WHY should we recycle our food waste? Surely it biodegrades anyway, so it doesn’t matter if we put leftovers in our food caddy, does it? Well yes, it really does matter. When sent to landfill, food waste doesn’t harmlessly break down. As it rots, it releases methane, a greenhouse gas which is more potent than carbon dioxide in the short term and very harmful to the environment. In fact, it is estimated that if everyone in Scotland with access to a food caddy in their home recycled just their tea bags, it would be the equivalent of removing 13,349 cars from the road every year.
This week is Recycle Week and Zero Waste Scotland is raising awareness of the potential energy that can be captured by simply placing peelings, eggshells, tea bags and any uneaten produce in household food recycling caddies. Online personality Laura Young, otherwise known as “Less Waste Laura”, has recently produced a series on her website, tackling all things food from seed to plate. She said: “When it comes to food waste in our homes, there are two things we can do to help – number one is to reduce the amount of food waste we produce in the first place and second is to correctly recycle our food waste.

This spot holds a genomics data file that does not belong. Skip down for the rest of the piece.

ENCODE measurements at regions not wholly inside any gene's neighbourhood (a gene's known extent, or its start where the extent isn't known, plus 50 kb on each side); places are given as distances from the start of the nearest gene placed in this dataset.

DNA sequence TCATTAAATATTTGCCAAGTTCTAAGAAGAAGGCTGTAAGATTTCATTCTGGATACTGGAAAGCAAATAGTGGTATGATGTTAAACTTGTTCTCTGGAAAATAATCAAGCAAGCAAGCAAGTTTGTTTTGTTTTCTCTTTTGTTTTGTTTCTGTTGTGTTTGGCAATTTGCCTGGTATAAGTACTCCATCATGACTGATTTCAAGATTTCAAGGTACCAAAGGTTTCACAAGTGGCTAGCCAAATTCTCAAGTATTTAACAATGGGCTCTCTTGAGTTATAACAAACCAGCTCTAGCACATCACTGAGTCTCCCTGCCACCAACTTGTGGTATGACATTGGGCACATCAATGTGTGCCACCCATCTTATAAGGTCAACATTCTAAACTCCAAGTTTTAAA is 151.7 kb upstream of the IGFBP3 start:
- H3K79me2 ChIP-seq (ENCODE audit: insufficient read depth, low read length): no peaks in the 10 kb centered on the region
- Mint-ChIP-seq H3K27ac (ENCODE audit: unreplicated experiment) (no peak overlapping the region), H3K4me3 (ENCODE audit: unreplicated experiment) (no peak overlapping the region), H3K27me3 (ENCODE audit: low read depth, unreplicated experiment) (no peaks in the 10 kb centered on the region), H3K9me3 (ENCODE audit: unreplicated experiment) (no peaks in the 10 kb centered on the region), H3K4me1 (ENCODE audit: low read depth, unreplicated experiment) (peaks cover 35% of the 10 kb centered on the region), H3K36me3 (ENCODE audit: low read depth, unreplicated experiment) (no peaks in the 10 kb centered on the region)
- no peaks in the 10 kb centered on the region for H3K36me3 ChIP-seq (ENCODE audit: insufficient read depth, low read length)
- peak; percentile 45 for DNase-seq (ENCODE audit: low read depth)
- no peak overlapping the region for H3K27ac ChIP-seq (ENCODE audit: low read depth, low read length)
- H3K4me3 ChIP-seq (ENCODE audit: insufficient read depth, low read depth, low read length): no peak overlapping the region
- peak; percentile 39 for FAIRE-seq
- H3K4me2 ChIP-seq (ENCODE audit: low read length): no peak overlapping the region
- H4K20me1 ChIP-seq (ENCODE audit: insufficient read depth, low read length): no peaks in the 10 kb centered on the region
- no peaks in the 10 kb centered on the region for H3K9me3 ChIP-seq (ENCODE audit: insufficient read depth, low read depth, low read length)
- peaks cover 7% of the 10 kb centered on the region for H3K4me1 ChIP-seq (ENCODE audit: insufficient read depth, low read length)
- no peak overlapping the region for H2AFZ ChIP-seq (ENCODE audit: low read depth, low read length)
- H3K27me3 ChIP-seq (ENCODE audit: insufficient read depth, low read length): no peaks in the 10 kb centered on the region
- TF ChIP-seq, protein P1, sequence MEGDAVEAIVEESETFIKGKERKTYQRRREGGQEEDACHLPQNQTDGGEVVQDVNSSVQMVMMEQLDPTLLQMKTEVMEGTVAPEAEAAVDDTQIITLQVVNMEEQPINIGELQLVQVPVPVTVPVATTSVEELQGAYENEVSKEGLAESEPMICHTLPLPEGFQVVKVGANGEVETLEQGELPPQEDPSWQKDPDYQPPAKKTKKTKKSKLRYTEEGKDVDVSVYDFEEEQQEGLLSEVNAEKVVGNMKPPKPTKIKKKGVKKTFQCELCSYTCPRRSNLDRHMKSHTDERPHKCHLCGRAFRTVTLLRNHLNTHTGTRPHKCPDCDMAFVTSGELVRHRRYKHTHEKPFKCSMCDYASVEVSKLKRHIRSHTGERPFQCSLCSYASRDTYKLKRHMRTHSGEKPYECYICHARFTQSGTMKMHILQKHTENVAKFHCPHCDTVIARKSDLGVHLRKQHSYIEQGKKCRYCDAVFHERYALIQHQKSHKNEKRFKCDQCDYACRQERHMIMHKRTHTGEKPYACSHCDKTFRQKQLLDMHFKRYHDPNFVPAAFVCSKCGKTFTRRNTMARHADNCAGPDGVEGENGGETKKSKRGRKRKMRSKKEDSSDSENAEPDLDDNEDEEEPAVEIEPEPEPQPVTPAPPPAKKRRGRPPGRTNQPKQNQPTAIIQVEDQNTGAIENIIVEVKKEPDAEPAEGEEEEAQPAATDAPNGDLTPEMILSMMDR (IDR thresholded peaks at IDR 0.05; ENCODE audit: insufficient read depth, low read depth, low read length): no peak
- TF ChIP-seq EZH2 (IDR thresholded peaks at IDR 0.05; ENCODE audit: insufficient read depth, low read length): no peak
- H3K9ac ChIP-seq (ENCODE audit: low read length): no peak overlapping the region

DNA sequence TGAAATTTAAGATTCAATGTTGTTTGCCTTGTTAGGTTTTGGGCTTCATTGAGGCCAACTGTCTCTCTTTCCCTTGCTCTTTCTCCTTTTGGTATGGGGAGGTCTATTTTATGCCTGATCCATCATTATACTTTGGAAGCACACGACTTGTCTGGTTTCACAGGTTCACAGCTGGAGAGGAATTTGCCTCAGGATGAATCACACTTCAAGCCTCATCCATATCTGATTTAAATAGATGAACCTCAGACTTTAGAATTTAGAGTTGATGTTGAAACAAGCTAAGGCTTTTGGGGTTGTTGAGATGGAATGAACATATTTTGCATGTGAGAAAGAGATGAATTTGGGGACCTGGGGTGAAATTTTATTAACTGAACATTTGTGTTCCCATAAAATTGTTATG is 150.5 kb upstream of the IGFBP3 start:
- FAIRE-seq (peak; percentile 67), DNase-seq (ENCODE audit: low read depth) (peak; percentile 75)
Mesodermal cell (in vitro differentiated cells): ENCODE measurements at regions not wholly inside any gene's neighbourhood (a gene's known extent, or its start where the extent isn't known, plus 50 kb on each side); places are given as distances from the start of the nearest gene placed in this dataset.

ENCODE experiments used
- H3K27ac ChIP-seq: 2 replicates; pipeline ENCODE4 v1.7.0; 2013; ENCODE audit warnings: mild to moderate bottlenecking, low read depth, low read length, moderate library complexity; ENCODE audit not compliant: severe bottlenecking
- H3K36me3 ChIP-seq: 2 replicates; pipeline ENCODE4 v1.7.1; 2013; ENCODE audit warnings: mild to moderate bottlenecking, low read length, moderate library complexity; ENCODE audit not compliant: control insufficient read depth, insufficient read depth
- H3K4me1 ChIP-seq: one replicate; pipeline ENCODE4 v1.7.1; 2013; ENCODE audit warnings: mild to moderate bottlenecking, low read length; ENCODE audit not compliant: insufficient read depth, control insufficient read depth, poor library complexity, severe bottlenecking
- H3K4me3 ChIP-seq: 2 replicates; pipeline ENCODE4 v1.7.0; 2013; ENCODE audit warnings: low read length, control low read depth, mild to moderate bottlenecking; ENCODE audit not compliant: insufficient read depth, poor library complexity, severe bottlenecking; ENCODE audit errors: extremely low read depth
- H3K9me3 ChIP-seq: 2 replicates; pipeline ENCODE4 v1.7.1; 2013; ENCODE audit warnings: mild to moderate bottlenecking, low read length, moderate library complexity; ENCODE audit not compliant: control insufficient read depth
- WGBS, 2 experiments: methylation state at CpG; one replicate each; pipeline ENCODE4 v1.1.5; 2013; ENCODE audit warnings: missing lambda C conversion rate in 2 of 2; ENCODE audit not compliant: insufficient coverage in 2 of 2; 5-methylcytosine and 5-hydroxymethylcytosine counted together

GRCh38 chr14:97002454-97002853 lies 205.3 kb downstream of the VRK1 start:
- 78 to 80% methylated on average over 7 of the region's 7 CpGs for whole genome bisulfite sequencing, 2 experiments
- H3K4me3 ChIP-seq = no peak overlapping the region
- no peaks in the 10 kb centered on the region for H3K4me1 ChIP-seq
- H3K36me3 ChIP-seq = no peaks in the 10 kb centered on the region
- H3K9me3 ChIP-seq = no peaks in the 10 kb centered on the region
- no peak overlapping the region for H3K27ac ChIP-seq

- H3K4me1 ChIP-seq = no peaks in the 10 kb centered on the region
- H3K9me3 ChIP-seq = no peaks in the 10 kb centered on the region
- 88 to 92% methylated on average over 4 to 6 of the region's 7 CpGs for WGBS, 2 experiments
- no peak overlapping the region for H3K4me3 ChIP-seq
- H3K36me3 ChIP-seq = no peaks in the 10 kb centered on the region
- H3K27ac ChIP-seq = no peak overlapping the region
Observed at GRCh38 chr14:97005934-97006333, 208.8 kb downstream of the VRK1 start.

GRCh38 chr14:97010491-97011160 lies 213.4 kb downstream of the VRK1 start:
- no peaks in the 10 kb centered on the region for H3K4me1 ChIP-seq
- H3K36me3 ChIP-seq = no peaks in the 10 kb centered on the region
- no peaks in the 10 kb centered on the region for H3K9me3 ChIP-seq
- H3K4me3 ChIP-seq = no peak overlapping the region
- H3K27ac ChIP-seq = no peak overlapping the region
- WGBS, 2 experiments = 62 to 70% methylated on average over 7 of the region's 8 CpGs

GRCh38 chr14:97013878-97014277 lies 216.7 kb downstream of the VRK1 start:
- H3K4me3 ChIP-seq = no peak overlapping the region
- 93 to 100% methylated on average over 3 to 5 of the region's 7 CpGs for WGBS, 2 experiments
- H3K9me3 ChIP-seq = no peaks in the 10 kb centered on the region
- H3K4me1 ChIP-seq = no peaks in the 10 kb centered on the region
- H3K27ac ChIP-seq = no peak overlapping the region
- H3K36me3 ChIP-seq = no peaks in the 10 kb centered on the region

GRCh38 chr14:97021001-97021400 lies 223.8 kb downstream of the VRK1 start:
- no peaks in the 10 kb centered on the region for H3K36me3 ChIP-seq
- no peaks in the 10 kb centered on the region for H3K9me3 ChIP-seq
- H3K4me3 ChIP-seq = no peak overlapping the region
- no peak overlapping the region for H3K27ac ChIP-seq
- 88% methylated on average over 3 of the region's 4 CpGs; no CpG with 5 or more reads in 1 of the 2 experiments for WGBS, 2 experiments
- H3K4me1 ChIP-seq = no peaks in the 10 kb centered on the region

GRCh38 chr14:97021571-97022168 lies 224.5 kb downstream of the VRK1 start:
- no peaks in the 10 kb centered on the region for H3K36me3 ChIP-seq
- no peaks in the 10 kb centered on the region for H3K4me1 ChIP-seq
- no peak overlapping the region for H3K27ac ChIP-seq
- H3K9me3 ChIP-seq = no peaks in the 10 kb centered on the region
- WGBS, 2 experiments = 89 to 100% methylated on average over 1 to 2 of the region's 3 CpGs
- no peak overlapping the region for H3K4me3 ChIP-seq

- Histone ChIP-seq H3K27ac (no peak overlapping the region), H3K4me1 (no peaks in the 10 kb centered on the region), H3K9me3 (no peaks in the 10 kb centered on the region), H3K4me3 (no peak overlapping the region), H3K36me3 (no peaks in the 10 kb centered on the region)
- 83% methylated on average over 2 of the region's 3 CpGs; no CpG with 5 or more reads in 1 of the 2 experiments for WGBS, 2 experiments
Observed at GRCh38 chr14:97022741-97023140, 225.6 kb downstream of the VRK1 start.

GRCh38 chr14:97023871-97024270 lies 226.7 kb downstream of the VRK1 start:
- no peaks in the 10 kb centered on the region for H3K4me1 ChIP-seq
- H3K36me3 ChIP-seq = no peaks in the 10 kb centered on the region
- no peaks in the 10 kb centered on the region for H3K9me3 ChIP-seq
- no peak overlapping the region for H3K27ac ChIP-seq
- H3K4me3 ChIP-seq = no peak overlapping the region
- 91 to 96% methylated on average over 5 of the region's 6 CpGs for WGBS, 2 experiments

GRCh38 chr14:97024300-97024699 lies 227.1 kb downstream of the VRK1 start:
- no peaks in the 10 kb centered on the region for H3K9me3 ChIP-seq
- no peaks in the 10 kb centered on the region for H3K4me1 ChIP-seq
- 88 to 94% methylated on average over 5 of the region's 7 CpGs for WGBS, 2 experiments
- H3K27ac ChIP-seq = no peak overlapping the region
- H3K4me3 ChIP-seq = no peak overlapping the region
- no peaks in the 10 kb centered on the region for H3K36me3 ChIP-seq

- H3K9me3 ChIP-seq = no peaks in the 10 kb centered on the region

“Uneaten food can be recycled in your food waste caddy and from there it can be converted into sustainable energy that can be fed back to the national grid, as well as recycled soil improver and fertiliser. “Everyday food waste including uneaten food and plate scrapings and mouldy or out of date food (including ready meals removed from their packaging) can all be recycled. “There are several other items that can go in your food waste caddy, including tea bags and coffee grounds, peelings, bread, dairy products (including eggshells) and meat and fish bones.”
Here are some top tips to help you reduce your food waste... 1. Organise your fridge Have a dedicated space in your fridge which is known as the “must eat now” space. Fill it with foods which are going out of date soon, or leftovers from a meal which will only last a few days. This stops food “hiding’ in the
back and going out of date. 2. A cuppa counts Tea bags and coffee grounds can all be recycled in your food waste bin. Keep a tub by your kettle to make it easier to remember. Empty your food waste caddy SALLY McLEAN on a regular basis and only fill your liners three-quarters full to avoid any unwanted spills. Keep it clean by swishing it round with water after you’ve finished the dishes. Buying loose fruit and veg not only saves single-use packaging but also saves buying food in multiples when you might only need one for a recipe. There are some great food waste recipes for things like bread (croutons, bread and butter pudding, breadcrumbs) or experiment with “one pan” dishes, paella or stir fries full of bits and bobs left over from the fridge. It’s less likely that you’ll get drawn into impulse buys when you know what you are looking for. Planning what you and your family are going to eat that week, and taking a list to the supermarket, helps avoid unnecessary purchases that’ll go uneaten.